First, the name:

Confederate General John Bell Hood, hero of Texas and the Confederacy, named one of his sons "Oswald Harvey Hood".

Later history (after 1963) has told us that this is incorrect and that the name of the son was "Oswald Harney Hood".

This "corrected" name came about only after LHO had assassinated JFK.

Nevertheless, at the time that LHO was born, history recorded the son of General John Bell Hood as being Oswald Harvey Hood.

The name "Oswald" came about as a result of "Oswald's Brigade" which was a German Brigade from Texas which served under General Hood during the Civil War.

Of course, Lee Harvey Oswald obtained the name "Lee", from his father.  Robert E. Lee Oswald, who thereafter named his first son (LHO's brother) Robert E. Lee Oswald as well.

And, the name "Harvey" is also a family name on the Oswald side of the family.

For those who have not been to New Orleans, LA and studied the history of this area, it is well worth the learning exercise.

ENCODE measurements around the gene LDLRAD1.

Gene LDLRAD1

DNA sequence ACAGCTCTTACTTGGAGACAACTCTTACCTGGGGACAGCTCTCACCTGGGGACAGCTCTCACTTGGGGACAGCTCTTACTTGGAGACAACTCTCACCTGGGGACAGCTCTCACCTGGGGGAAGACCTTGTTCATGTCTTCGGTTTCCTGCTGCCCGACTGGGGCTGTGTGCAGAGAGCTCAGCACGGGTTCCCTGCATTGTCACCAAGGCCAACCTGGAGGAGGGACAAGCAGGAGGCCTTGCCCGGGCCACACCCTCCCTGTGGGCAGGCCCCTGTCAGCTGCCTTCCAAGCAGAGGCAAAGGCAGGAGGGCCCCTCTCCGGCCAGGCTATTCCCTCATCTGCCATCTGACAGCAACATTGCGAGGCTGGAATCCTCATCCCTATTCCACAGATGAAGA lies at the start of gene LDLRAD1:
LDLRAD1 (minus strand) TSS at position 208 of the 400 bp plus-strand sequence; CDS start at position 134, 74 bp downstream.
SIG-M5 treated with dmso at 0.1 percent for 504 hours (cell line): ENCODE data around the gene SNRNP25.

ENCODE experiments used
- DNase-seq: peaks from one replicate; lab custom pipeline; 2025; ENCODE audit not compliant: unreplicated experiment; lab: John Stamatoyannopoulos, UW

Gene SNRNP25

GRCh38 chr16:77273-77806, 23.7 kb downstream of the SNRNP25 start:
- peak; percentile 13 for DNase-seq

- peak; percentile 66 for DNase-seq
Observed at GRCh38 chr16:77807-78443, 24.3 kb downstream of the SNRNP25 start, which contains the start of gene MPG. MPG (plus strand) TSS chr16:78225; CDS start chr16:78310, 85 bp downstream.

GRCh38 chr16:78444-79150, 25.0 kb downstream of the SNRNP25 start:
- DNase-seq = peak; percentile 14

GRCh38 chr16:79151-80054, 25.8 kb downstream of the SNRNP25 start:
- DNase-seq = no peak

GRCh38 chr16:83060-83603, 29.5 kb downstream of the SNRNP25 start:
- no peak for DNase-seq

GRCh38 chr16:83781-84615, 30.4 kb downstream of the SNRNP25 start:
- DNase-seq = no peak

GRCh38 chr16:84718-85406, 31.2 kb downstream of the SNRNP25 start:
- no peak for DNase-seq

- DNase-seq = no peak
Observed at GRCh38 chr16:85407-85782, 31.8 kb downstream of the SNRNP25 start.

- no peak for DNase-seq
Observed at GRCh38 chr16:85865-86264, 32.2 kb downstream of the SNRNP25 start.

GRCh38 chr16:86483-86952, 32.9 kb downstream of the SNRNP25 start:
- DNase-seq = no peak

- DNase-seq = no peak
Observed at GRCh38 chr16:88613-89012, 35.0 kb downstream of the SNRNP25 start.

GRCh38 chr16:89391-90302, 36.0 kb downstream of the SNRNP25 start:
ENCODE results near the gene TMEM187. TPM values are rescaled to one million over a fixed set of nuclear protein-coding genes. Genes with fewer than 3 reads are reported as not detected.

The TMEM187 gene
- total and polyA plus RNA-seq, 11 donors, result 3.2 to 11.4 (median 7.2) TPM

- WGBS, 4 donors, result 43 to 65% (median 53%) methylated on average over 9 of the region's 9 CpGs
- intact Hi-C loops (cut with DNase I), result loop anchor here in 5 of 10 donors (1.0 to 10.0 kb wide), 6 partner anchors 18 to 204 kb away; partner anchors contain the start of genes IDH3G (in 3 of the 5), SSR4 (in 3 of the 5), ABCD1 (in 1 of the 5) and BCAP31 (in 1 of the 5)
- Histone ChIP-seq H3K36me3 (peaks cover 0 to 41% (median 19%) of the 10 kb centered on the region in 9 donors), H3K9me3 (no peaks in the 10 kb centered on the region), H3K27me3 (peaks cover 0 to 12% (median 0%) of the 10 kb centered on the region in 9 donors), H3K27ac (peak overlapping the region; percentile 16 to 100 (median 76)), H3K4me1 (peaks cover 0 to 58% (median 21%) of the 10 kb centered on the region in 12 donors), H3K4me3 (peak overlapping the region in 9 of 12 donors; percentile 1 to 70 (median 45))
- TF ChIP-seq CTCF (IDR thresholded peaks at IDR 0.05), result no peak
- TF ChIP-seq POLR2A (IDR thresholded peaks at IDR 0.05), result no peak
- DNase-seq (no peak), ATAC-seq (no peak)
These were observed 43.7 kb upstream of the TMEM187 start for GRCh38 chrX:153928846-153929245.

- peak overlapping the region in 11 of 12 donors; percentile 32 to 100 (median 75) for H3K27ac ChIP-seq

A visit to "Lee Circle" in New Orleans for a Southerner is almost like a trip to Mecca for those of the Muslim faith.

Thereafer, to visit the Confederate Memorial where Jefferson Davis lay in state after having been exhumed from a New Orleans Cemetary for later reburial at Richmond, is somewhat revered as would be a trip to Rome and the Holy Cathedral.

This is the atmosphere in which LHO grew up.

LHO's mother, Marguerite Claverie, came from what was considered to be an upper class Cajun family.  However, due to various reasons, Marguerite's family remained quite poor.

A true understanding of exactly who and what LHO was can be understood only in understanding the south, and specifically New Orleans, LA.

And, this understanding can come about only as a result of understanding the area, it's history, and it's people and their family associations.

In this regard, one should begin their search in the listing of Louisiana Confederate Soldiers.  This search should begin with the names Claverie and Oswald for the immediate time being.

However, this is only the beginning of the search for the real LHO.

Tom